Blond woman holds a magnifying glass to a framed sketch, enlarging an eye.

Installation view of Spectacular Mysteries: Renaissance Drawings Revealed at the Getty Museum. Photo: Tristan Bravinder

Though it may be hard to imagine, the roles of a curator and a detective have much in common. Both follow clues and evidence in an attempt to uncover the truth behind a mystery. While a detective seeks the truth behind a crime, a curator seeks truth that leads to new insights in art history.

A curator’s clues take the form of artworks themselves, as well as related archival materials and documentation. These can be plentiful for curators working with artworks that enjoy centuries of documentation. Old master drawings, however, generally lack extensive documentation—and so provide a tough subject.

Drawings can also be particularly challenging to study because a single artist can create hundreds, even thousands, of them during his or her lifetime. Drawings are made for a number of reasons, sometimes as preparatory materials for other artworks (such as paintings or sculptures), and sometimes as finished works of art in their own right. Unlike finished paintings, drawings are rarely signed; there can be little evidence of who made them, which complicates the process of correctly attributing them to their makers.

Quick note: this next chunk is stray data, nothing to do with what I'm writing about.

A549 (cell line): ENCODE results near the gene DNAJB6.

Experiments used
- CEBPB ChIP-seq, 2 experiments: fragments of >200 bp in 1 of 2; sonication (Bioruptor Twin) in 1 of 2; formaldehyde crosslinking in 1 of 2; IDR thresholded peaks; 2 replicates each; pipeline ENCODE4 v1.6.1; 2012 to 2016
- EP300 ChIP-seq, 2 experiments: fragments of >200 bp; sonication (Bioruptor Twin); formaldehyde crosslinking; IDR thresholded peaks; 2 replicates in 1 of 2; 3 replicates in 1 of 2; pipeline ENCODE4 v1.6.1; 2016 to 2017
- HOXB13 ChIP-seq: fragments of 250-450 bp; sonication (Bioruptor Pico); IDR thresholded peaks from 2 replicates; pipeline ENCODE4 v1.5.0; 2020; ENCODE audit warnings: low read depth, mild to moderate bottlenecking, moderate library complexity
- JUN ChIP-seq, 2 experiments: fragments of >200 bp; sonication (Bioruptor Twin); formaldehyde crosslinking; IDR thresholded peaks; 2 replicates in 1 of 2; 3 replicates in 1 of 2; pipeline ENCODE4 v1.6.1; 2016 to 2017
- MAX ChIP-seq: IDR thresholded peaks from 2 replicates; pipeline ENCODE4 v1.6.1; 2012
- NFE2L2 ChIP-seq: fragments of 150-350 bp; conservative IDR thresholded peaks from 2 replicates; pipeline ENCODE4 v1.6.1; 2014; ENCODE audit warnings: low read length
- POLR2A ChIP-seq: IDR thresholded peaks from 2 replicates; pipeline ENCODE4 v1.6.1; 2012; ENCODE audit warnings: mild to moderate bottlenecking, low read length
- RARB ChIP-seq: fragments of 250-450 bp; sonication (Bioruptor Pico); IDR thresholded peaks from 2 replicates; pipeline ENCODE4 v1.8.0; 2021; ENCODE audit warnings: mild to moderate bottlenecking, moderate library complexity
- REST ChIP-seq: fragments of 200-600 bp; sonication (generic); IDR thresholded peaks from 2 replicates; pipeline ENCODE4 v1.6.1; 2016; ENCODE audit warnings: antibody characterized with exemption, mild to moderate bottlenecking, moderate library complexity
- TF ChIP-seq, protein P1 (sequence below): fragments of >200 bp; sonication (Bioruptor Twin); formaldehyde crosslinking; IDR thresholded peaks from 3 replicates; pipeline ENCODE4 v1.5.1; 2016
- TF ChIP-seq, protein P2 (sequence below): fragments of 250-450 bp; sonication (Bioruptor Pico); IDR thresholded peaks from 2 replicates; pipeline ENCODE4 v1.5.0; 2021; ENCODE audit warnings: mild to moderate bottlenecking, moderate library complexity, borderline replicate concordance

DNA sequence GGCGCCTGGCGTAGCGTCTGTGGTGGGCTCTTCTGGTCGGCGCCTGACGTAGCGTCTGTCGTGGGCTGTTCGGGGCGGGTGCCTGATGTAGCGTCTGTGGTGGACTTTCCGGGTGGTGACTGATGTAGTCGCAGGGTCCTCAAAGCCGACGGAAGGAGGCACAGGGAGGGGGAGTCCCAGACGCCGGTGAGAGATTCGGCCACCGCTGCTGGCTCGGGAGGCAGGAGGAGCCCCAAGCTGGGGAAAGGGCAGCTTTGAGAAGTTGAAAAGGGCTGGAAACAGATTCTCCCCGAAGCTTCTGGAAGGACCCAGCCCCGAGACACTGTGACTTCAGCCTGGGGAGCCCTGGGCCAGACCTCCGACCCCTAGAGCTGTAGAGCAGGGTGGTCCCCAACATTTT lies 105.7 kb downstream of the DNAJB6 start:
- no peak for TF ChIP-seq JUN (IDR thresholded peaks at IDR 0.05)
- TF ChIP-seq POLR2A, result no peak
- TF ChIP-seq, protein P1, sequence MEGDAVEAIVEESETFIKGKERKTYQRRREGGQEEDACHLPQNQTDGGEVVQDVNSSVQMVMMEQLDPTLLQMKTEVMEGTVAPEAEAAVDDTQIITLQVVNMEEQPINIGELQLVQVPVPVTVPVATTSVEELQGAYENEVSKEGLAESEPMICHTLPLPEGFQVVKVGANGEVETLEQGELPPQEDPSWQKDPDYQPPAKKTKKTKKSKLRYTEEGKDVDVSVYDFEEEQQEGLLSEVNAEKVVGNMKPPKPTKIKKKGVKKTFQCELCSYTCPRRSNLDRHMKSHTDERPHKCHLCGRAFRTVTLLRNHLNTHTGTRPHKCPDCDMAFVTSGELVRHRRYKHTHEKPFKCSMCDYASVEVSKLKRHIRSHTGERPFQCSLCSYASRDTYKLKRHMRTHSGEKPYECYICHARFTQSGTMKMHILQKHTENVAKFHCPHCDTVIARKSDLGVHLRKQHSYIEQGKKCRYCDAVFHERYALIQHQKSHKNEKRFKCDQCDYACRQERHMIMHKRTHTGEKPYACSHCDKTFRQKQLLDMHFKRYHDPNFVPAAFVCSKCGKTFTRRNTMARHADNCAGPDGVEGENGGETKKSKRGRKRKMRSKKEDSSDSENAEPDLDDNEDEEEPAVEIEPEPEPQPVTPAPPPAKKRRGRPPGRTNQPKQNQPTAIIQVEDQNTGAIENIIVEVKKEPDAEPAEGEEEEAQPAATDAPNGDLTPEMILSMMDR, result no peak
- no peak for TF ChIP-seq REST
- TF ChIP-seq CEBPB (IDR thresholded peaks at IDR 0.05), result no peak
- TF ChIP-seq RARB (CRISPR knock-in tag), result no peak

In addition to all this, drawings are created on fragile materials like paper and were never intended to last hundreds of years. It’s quite a miracle that any drawings have survived from past centuries at all.

“In some ways, every drawing has a mystery,” says Julian Brooks, the curator behind the exhibition Spectacular Mysteries: Renaissance Drawings Revealed at the Getty Center through April 28, 2019. “This show is a look behind the scenes of how we, as curators, investigate these drawings. It shows the detective work in establishing who these drawings were by, or what purpose they serve.”